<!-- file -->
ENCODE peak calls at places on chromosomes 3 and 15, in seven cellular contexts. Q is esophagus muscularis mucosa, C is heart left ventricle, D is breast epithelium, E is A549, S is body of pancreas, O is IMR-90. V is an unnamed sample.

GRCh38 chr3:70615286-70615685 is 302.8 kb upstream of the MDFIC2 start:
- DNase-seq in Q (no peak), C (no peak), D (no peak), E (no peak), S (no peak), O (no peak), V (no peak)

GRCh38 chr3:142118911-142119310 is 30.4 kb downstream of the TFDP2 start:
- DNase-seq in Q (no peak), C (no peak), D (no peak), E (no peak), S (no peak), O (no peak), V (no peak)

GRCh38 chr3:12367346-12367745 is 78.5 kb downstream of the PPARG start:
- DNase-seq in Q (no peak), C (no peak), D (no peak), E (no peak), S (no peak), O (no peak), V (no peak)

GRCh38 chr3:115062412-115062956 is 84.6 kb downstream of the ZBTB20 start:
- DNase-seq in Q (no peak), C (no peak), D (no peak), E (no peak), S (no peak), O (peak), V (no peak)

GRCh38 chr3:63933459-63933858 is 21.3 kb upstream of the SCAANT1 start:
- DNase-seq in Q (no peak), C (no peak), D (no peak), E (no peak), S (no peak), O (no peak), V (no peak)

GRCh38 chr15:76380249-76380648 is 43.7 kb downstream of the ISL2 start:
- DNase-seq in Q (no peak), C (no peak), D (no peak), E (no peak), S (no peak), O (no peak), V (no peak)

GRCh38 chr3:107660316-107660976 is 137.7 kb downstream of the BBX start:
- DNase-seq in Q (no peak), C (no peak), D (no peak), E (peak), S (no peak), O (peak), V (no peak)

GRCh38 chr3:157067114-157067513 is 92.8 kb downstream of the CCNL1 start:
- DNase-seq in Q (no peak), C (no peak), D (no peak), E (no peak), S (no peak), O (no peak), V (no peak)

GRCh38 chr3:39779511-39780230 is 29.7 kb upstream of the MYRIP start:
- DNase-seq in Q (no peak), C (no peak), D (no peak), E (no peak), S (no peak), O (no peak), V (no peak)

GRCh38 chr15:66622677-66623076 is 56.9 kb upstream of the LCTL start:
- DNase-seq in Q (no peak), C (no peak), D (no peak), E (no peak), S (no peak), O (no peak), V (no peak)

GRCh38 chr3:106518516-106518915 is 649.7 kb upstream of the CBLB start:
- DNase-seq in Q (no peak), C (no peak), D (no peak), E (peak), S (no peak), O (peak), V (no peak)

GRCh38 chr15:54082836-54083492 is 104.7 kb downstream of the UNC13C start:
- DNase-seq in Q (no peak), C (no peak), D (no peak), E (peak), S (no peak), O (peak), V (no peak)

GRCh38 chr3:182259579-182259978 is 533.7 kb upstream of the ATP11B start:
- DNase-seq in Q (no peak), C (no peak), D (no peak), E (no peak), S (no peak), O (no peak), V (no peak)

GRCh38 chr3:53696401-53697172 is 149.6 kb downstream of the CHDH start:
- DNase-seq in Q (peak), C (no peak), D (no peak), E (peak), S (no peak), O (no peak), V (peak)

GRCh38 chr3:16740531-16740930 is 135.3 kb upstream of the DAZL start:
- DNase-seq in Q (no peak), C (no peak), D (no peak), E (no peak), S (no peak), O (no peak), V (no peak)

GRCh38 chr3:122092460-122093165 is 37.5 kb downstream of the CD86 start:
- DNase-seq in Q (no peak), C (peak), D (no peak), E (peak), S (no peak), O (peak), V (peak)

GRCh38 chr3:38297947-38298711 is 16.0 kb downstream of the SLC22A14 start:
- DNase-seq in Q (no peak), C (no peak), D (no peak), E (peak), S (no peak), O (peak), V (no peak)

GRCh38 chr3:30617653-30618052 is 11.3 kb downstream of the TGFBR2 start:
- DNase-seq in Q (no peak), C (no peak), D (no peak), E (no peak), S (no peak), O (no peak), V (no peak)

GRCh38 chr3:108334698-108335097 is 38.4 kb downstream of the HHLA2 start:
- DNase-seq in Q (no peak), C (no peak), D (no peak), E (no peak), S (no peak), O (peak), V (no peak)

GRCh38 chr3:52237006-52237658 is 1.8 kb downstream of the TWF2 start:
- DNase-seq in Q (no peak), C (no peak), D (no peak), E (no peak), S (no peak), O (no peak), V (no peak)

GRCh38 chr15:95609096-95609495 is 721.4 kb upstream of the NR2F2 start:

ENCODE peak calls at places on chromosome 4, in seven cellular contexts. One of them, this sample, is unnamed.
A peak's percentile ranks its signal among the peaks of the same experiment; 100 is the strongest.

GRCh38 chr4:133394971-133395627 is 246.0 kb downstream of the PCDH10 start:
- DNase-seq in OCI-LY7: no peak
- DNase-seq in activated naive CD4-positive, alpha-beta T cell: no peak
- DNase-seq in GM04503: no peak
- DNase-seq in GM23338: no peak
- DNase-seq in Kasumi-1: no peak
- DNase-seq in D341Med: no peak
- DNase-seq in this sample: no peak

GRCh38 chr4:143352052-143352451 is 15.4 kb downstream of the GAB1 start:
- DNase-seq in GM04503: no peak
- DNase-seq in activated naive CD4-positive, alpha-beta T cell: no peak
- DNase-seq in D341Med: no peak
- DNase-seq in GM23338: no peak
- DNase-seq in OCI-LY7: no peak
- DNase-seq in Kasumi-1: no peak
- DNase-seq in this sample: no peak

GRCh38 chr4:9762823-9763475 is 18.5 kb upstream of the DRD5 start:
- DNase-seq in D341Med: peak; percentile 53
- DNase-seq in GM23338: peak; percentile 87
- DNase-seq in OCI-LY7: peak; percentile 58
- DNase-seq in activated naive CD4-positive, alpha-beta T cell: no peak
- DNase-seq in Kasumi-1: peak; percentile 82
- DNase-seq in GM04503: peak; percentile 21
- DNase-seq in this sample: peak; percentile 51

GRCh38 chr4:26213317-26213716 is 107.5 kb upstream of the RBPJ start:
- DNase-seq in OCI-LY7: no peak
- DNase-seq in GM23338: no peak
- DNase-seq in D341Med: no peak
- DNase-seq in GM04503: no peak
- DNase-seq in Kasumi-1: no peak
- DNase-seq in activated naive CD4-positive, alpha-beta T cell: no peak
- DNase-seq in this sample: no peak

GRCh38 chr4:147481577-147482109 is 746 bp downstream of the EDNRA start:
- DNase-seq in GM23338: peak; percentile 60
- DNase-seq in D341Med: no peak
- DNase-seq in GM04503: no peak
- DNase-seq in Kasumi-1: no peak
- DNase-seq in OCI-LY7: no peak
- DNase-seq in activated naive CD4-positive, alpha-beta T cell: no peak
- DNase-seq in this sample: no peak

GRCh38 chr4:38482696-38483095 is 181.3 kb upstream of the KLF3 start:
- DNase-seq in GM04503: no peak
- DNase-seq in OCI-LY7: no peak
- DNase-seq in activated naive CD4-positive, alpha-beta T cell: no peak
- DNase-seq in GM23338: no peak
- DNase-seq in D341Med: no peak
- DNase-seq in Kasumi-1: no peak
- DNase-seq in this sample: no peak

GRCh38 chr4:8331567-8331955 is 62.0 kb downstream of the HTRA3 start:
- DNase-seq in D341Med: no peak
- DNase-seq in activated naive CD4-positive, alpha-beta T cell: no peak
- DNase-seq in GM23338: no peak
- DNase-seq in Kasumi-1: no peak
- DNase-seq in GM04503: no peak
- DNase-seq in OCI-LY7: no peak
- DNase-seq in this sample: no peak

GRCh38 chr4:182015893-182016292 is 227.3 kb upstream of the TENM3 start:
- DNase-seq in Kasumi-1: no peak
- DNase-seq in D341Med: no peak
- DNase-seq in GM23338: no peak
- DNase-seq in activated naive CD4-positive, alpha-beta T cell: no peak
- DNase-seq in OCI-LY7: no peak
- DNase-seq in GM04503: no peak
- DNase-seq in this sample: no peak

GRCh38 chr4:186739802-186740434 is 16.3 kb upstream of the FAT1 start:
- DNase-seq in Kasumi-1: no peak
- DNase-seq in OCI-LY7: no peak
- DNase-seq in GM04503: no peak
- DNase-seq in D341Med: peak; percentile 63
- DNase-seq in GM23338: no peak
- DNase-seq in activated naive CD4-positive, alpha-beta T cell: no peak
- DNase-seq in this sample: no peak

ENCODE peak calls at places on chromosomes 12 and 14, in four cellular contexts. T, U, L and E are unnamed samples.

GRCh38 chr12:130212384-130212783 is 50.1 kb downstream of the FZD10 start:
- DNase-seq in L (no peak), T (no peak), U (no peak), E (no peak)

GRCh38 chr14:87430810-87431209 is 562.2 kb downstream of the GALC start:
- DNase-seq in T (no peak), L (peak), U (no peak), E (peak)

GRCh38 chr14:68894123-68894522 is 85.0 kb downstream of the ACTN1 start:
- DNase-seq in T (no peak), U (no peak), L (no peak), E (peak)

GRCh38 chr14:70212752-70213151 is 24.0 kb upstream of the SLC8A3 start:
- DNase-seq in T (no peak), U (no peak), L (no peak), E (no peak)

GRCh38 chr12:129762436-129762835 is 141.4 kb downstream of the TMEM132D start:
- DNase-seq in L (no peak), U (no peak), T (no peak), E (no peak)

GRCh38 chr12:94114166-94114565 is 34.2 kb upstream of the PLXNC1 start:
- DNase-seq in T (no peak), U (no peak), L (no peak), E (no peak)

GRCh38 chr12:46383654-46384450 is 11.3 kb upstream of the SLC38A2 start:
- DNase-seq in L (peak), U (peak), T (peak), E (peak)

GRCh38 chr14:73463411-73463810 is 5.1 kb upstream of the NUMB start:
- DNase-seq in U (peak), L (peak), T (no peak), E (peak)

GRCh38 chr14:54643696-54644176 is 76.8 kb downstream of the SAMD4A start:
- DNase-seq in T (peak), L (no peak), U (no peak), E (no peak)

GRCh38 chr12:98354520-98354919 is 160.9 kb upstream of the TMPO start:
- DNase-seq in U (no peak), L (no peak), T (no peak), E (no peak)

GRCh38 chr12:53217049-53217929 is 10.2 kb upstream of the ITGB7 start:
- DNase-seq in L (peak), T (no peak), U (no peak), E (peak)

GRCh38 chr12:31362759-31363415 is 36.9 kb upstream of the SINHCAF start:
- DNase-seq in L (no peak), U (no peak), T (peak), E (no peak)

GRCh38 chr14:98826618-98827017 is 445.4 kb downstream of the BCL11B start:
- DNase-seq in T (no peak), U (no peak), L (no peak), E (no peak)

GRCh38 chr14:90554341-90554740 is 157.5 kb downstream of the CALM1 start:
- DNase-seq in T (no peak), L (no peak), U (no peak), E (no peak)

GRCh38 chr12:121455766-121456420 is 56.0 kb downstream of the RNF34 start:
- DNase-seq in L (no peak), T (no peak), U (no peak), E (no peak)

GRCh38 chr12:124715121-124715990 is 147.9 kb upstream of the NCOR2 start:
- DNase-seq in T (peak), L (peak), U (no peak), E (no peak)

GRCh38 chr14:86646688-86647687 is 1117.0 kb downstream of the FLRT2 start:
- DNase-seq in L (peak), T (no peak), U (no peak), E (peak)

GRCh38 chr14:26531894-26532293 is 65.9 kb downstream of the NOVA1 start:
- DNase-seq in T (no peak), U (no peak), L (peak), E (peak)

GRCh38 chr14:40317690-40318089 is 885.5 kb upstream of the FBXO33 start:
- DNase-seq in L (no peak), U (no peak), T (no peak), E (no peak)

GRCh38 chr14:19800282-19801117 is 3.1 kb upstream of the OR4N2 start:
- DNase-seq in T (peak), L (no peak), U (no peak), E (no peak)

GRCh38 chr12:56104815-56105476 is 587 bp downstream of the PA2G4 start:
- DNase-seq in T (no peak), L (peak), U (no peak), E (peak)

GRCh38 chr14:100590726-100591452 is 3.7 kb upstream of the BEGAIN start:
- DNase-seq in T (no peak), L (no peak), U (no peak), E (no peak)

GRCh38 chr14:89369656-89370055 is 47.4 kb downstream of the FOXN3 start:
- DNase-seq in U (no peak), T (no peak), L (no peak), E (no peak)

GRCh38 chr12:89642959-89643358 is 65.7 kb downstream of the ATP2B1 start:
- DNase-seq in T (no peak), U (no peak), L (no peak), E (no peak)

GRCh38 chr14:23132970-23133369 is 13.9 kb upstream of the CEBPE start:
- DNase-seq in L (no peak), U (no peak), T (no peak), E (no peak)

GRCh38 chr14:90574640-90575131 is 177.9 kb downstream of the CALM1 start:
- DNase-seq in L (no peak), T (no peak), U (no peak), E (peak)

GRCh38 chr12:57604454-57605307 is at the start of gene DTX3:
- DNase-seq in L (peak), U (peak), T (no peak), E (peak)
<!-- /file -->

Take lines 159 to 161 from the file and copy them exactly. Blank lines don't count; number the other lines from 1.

- DNase-seq in T (no peak), L (peak), U (no peak), E (peak)

GRCh38 chr14:100590726-100591452 is 3.7 kb upstream of the BEGAIN start:
- DNase-seq in T (no peak), L (no peak), U (no peak), E (no peak)